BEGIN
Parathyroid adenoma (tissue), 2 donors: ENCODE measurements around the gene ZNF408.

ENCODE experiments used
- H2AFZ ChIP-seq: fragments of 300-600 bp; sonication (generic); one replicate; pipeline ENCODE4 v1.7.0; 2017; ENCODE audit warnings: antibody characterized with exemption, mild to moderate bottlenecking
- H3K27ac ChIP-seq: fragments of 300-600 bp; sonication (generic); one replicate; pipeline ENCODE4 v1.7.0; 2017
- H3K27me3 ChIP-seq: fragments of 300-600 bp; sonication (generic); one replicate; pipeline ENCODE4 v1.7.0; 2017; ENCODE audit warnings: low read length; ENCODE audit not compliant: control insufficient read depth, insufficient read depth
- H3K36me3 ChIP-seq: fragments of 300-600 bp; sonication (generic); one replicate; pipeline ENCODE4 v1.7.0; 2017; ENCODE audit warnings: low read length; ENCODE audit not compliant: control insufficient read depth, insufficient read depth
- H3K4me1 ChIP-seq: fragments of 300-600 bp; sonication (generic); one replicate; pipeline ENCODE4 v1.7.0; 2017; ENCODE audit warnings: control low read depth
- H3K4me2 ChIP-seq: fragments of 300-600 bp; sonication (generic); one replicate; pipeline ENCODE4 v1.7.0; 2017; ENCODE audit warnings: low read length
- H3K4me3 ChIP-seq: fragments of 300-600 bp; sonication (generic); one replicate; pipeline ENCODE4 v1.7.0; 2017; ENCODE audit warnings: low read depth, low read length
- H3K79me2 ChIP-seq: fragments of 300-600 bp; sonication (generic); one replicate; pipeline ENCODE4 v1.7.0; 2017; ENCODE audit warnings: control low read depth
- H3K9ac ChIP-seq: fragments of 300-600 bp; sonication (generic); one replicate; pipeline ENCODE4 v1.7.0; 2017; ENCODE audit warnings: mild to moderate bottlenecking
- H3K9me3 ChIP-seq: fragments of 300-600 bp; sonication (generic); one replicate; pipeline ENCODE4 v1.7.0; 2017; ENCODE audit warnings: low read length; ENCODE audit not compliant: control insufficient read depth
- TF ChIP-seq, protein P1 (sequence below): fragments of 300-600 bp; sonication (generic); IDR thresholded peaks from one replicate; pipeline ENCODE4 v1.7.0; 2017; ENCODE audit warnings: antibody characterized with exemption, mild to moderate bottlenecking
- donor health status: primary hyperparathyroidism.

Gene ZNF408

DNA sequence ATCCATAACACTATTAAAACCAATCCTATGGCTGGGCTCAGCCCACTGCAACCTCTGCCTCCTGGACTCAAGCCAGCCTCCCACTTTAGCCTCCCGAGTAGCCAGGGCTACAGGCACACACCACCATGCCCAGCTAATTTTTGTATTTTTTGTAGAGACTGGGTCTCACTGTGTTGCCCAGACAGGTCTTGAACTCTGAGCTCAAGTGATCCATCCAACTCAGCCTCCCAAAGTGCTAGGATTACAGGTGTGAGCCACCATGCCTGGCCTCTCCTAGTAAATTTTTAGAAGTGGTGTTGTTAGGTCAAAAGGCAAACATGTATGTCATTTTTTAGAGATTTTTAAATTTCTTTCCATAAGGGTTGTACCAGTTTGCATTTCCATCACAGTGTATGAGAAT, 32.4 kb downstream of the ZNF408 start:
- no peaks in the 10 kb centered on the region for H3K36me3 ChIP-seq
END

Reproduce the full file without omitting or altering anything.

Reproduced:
Parathyroid adenoma (tissue), 2 donors: ENCODE measurements around the gene ZNF408.

ENCODE experiments used
- H2AFZ ChIP-seq: fragments of 300-600 bp; sonication (generic); one replicate; pipeline ENCODE4 v1.7.0; 2017; ENCODE audit warnings: antibody characterized with exemption, mild to moderate bottlenecking
- H3K27ac ChIP-seq: fragments of 300-600 bp; sonication (generic); one replicate; pipeline ENCODE4 v1.7.0; 2017
- H3K27me3 ChIP-seq: fragments of 300-600 bp; sonication (generic); one replicate; pipeline ENCODE4 v1.7.0; 2017; ENCODE audit warnings: low read length; ENCODE audit not compliant: control insufficient read depth, insufficient read depth
- H3K36me3 ChIP-seq: fragments of 300-600 bp; sonication (generic); one replicate; pipeline ENCODE4 v1.7.0; 2017; ENCODE audit warnings: low read length; ENCODE audit not compliant: control insufficient read depth, insufficient read depth
- H3K4me1 ChIP-seq: fragments of 300-600 bp; sonication (generic); one replicate; pipeline ENCODE4 v1.7.0; 2017; ENCODE audit warnings: control low read depth
- H3K4me2 ChIP-seq: fragments of 300-600 bp; sonication (generic); one replicate; pipeline ENCODE4 v1.7.0; 2017; ENCODE audit warnings: low read length
- H3K4me3 ChIP-seq: fragments of 300-600 bp; sonication (generic); one replicate; pipeline ENCODE4 v1.7.0; 2017; ENCODE audit warnings: low read depth, low read length
- H3K79me2 ChIP-seq: fragments of 300-600 bp; sonication (generic); one replicate; pipeline ENCODE4 v1.7.0; 2017; ENCODE audit warnings: control low read depth
- H3K9ac ChIP-seq: fragments of 300-600 bp; sonication (generic); one replicate; pipeline ENCODE4 v1.7.0; 2017; ENCODE audit warnings: mild to moderate bottlenecking
- H3K9me3 ChIP-seq: fragments of 300-600 bp; sonication (generic); one replicate; pipeline ENCODE4 v1.7.0; 2017; ENCODE audit warnings: low read length; ENCODE audit not compliant: control insufficient read depth
- TF ChIP-seq, protein P1 (sequence below): fragments of 300-600 bp; sonication (generic); IDR thresholded peaks from one replicate; pipeline ENCODE4 v1.7.0; 2017; ENCODE audit warnings: antibody characterized with exemption, mild to moderate bottlenecking
- donor health status: primary hyperparathyroidism.

Gene ZNF408

DNA sequence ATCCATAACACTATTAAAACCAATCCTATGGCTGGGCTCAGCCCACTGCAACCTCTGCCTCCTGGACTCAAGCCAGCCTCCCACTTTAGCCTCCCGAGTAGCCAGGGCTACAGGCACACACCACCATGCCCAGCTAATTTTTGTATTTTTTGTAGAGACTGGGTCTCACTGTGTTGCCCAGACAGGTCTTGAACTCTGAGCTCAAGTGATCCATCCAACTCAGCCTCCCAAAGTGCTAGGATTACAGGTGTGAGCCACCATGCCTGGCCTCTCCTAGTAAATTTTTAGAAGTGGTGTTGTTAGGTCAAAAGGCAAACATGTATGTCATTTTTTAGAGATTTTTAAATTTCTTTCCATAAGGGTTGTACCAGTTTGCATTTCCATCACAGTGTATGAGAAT, 32.4 kb downstream of the ZNF408 start:
- no peaks in the 10 kb centered on the region for H3K36me3 ChIP-seq